The coupe glass is one that you want to splash a little more cash at. It’s worth it. You can find these second hand or order them from cocktail specialty stores. It’s a good idea to have a couple of different options in terms of height. A short pair and a tall pair will help you make different cocktails and style different scenes.
Classic cocktails that are served in coupe glasses are:
#4 – Rocks Glass
A fancy rocks glass also goes a long way as a styling prop for cocktail photography. Lots of very photogenic drinks, especially those shot with backlight, use a rocks glass.
You can find lots of subtle patterns that play with the right and lines in your composition, which adds interest and depth to our work. Unlike coupe glasses, rocks glasses are usually serviced with ice. Which is another essential (and beautiful) part of cocktail photography.
Classic cocktails that are served in rocks glasses are:
#5 – Glass Syrup Containers
What is so fun about cocktails is that a lot of the ingredients used to make cocktails are photogenic. There are lots of fun recipes to try when it comes to syrups. Especially in summer and fall, when you can make syrups out of abundant produce and seasonal flavours.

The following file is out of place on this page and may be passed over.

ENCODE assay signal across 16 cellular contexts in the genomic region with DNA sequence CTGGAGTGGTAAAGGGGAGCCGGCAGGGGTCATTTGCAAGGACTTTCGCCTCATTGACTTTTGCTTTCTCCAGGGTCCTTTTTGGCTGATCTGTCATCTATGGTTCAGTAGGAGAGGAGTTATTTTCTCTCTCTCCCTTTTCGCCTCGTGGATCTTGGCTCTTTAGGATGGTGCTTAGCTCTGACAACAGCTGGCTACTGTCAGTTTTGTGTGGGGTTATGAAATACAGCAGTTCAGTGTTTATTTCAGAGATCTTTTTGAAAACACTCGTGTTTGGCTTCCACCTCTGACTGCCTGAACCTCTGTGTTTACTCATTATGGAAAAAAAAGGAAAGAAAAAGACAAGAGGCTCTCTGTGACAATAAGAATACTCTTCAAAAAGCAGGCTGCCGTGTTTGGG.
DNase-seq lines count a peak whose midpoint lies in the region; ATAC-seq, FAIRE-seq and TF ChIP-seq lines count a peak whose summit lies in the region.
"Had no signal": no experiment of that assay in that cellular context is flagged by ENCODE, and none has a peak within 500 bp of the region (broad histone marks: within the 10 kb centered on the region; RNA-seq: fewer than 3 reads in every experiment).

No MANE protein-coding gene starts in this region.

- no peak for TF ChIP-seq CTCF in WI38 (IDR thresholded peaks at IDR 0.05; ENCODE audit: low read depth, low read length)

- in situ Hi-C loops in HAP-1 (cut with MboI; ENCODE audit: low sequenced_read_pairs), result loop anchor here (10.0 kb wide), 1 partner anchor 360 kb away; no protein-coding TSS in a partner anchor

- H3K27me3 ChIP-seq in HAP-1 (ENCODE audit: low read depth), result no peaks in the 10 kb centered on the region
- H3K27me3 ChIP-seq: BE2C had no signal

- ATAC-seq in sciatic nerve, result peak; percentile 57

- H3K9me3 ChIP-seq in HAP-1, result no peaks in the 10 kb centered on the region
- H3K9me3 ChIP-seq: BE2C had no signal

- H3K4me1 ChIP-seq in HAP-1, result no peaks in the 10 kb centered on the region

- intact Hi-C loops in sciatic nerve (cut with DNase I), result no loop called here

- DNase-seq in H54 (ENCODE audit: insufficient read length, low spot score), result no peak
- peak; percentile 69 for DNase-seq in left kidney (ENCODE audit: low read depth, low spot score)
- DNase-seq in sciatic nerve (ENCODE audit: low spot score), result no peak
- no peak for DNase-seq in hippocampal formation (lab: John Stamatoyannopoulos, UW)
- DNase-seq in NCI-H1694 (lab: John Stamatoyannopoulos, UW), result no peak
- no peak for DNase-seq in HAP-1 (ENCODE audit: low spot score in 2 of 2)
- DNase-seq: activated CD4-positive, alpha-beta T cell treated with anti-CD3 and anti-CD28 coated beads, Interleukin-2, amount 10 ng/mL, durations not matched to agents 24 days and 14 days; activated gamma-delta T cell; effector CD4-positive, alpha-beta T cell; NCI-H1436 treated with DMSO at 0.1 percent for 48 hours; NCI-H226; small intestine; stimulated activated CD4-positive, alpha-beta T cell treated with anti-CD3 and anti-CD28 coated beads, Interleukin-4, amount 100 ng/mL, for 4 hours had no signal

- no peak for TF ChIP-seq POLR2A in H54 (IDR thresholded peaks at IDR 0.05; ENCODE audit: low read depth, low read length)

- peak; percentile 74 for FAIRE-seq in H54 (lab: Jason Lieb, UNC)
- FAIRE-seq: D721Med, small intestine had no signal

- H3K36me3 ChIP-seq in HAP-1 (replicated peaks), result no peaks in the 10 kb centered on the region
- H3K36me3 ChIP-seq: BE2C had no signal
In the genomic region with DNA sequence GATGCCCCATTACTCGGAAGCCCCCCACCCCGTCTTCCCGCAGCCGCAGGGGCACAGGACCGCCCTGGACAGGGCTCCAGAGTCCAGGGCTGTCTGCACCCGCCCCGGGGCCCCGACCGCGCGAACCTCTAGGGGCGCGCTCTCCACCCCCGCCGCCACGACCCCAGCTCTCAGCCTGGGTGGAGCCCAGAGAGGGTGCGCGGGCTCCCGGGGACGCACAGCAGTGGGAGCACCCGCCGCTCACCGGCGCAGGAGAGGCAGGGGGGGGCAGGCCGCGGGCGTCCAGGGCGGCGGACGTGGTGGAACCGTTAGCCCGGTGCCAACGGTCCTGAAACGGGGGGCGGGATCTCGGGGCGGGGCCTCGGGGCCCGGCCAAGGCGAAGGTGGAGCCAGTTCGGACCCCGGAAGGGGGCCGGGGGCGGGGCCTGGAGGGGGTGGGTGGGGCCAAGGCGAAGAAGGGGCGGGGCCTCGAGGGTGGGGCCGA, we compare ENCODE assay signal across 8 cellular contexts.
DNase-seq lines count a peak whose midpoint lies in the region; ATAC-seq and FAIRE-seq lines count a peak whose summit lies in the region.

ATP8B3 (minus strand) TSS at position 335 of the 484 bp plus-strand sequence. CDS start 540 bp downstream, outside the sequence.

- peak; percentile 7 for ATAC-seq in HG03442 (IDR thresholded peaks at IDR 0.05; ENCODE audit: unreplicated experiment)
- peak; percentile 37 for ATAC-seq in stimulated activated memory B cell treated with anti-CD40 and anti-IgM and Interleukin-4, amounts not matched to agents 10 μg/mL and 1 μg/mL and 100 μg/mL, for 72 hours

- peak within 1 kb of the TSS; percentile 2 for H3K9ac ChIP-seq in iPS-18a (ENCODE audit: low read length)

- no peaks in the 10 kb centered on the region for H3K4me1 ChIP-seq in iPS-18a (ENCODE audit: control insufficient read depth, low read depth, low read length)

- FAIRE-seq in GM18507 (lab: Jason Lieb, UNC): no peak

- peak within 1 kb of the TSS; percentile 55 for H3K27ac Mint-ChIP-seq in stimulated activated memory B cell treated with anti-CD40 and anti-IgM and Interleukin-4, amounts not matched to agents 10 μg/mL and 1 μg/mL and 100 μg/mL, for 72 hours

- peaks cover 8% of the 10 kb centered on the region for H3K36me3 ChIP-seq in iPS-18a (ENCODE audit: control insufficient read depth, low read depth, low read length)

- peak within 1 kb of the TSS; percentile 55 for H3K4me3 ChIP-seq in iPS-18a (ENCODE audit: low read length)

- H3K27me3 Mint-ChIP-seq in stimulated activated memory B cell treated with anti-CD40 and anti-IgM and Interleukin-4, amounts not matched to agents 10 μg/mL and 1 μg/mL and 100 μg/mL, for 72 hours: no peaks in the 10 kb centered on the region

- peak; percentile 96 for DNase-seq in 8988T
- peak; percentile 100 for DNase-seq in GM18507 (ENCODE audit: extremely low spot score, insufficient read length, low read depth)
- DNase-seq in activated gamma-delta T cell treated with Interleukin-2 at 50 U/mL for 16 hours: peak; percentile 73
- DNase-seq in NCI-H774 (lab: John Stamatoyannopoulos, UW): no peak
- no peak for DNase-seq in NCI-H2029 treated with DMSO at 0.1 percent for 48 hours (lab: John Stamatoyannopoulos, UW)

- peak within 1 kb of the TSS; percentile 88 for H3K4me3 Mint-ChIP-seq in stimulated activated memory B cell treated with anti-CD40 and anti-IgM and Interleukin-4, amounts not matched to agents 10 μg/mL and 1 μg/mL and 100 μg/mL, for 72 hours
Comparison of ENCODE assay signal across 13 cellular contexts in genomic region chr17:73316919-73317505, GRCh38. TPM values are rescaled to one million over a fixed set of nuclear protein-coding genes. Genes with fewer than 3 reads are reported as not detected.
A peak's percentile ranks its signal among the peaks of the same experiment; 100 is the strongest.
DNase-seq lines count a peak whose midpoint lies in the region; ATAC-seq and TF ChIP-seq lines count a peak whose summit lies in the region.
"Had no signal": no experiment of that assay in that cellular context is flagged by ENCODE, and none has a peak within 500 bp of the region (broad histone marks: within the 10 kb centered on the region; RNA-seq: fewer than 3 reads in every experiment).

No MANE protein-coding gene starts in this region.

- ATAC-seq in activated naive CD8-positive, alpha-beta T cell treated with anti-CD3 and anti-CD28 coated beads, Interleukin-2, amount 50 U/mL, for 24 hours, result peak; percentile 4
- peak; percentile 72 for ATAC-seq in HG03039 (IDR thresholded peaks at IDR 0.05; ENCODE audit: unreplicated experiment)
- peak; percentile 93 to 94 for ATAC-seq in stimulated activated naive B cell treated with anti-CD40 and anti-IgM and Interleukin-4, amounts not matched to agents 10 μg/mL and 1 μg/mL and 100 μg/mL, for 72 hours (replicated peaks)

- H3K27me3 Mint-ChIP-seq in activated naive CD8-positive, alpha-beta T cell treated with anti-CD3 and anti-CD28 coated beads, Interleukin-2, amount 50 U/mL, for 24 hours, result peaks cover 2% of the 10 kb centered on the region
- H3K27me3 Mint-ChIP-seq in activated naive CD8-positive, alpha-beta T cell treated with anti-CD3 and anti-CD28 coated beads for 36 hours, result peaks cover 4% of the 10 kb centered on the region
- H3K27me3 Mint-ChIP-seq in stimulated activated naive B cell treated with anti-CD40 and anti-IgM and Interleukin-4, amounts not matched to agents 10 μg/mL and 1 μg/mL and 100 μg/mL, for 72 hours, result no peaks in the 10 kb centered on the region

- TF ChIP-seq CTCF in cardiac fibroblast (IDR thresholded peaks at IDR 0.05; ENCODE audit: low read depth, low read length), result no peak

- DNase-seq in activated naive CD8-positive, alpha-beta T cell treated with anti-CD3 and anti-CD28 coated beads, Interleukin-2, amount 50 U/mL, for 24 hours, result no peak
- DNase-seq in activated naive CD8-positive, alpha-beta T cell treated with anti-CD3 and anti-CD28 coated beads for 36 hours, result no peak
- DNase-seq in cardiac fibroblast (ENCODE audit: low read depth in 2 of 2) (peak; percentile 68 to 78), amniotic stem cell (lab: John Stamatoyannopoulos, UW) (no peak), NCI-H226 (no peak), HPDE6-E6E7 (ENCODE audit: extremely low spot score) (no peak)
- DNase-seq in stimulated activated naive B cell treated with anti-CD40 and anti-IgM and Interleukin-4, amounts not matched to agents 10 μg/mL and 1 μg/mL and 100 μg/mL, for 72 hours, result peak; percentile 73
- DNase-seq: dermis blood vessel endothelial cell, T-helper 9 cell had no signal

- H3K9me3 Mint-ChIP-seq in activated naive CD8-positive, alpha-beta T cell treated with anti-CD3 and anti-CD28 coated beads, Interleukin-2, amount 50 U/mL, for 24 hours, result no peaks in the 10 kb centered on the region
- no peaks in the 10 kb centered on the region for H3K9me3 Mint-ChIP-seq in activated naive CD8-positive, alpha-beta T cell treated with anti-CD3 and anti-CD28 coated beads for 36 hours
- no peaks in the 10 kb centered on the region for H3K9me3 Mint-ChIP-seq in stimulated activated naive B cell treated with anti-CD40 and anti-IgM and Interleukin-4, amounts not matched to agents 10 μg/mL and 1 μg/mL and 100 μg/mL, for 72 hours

Keep an eye out for some interesting vintage glass containers to show off the syrups in your recipe. Glass always works best, as you can see the colour of the syrup. It also plays nicely with the light in your photos.
Syrup containers also double nicely as vessels for juices or sour mixes.
#6 – Glass Garnish Dishes
Garnishes help bring interest to cocktail photos. So be on the lookout for different types of glass dishes to sit your garnishes in on set.
Lime wedges, olives, cocktail cherries or pickled onions work nicely in a little glass dish. Find ones that are vintage and on the smaller side to help you balance your images.
Drinks Styling Guide
How to Style Photogenic Drinks
# 7 – Metal Tray
Metal trays can be gorgeous drink photography props for cocktail photography. Just make sure to get something vintage and matte. Trays can give your images a luxurious feeling and help with layering.